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Home > Women’s Rights > Preetika Rana: Why India Still Allows Marital Rape

Preetika Rana: Why India Still Allows Marital Rape

26 March 2013

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Wall Street Journal India / India Realtime
March 26, 2013, 9:00 AM

Why India Still Allows Marital Rape

by Preetika Rana

Last week, Sunita Kumari, a house cleaner, showed up at her employers’ residence in New Delhi with a swollen lip and bite marks on her neck.

“I tripped on the stairs last night,” Ms. Kumari says she told her employer – a 43-year-old banker– when questioned about her wounds.

She was lying.

In a recent interview with The Wall Street Journal, Ms. Kumari, a mother of four, claimed her husband “was rough” on her that night because she denied him sexual intercourse.

“He had his way that night,” says Ms. Kumar, who alleges her husband forced her to have sex with him. “It wasn’t what I wanted to do but who am I to say anything?”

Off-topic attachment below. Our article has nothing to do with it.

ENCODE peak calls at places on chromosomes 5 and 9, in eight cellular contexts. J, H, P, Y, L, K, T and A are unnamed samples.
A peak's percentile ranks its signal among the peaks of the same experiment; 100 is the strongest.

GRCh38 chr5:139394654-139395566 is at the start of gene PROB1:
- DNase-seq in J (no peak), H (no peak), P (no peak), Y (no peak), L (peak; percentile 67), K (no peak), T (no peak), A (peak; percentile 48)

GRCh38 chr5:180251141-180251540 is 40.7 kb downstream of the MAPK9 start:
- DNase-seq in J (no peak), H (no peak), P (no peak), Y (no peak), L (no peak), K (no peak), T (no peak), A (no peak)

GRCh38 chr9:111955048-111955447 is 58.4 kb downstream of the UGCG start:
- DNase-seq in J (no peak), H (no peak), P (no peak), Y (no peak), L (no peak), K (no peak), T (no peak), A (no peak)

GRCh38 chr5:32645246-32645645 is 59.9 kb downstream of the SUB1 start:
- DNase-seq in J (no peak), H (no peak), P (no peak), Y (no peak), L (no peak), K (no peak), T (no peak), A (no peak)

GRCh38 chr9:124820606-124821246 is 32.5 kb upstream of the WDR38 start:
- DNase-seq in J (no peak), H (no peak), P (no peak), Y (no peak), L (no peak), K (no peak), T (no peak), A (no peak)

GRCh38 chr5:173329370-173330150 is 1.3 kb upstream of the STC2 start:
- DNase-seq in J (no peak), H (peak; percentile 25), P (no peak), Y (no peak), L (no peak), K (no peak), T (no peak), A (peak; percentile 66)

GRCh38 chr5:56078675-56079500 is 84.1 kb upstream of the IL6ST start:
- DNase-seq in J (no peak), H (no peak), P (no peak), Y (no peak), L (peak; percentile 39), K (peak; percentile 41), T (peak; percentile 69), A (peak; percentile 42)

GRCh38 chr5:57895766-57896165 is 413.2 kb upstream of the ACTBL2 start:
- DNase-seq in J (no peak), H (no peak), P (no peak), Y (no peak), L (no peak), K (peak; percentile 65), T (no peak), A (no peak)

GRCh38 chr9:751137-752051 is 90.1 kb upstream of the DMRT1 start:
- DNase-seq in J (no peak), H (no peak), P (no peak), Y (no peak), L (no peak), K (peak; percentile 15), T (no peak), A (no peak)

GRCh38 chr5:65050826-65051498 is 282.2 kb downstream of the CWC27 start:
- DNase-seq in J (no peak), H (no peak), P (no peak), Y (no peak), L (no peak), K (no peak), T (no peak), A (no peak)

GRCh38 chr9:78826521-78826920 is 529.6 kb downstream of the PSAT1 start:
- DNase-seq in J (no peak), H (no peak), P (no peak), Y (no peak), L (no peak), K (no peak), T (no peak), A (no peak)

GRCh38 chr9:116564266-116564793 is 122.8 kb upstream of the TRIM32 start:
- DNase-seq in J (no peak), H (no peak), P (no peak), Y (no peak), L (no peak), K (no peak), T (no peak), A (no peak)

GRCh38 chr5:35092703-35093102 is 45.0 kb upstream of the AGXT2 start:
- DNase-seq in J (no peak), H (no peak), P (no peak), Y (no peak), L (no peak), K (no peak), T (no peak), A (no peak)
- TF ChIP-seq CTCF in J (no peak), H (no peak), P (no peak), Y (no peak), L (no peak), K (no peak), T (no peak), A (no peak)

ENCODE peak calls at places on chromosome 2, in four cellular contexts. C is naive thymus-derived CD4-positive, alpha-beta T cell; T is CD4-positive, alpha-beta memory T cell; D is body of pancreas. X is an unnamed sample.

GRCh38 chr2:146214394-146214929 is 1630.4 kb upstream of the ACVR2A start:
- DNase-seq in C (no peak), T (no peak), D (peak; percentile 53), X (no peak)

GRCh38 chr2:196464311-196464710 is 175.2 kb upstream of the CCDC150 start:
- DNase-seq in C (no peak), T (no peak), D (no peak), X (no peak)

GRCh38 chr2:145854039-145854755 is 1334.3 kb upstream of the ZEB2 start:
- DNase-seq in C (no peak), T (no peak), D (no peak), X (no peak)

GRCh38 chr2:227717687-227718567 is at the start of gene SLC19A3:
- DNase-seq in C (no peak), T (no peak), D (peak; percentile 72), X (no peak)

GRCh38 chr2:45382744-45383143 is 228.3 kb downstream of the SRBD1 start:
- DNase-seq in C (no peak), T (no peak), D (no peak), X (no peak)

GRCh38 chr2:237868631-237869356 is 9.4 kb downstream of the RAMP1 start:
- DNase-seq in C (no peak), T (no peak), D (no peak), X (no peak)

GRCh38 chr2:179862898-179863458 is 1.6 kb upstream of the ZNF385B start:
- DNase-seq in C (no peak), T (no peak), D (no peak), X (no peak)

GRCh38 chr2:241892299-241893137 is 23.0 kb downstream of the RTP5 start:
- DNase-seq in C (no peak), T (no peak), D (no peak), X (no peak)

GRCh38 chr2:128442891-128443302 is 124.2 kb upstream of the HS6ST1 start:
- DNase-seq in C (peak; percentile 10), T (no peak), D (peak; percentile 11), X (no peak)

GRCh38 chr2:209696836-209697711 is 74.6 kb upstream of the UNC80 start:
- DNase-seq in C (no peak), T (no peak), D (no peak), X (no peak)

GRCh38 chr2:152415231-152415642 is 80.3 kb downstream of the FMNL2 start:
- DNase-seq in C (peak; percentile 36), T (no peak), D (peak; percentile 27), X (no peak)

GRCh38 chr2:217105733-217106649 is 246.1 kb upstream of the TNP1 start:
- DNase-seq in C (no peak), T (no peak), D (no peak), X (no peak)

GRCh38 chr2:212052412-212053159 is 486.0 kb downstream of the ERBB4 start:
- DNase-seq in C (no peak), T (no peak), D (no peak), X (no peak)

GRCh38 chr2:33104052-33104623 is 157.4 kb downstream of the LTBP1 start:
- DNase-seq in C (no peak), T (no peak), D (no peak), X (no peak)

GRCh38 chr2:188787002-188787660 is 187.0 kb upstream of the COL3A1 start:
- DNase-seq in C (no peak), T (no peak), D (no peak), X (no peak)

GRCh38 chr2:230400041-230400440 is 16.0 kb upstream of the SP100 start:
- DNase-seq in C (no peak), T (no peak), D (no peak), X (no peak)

Her husband, a daily-wage laborer, could not be reached for comment.

Ms. Kumari, 28, who earns her living working as a house cleaner in an upscale east Delhi neighborhood, says “many women in her locality” — a slum in the eastern reaches of the capital — “are forced daily” to have sex with their husbands.

“There is no law which allows us to press charges against our husbands,” she says.

Under Indian law, marital rape is not a crime. This places India in the company of a handful of countries, including China, Afghanistan, Pakistan and Saudi Arabia.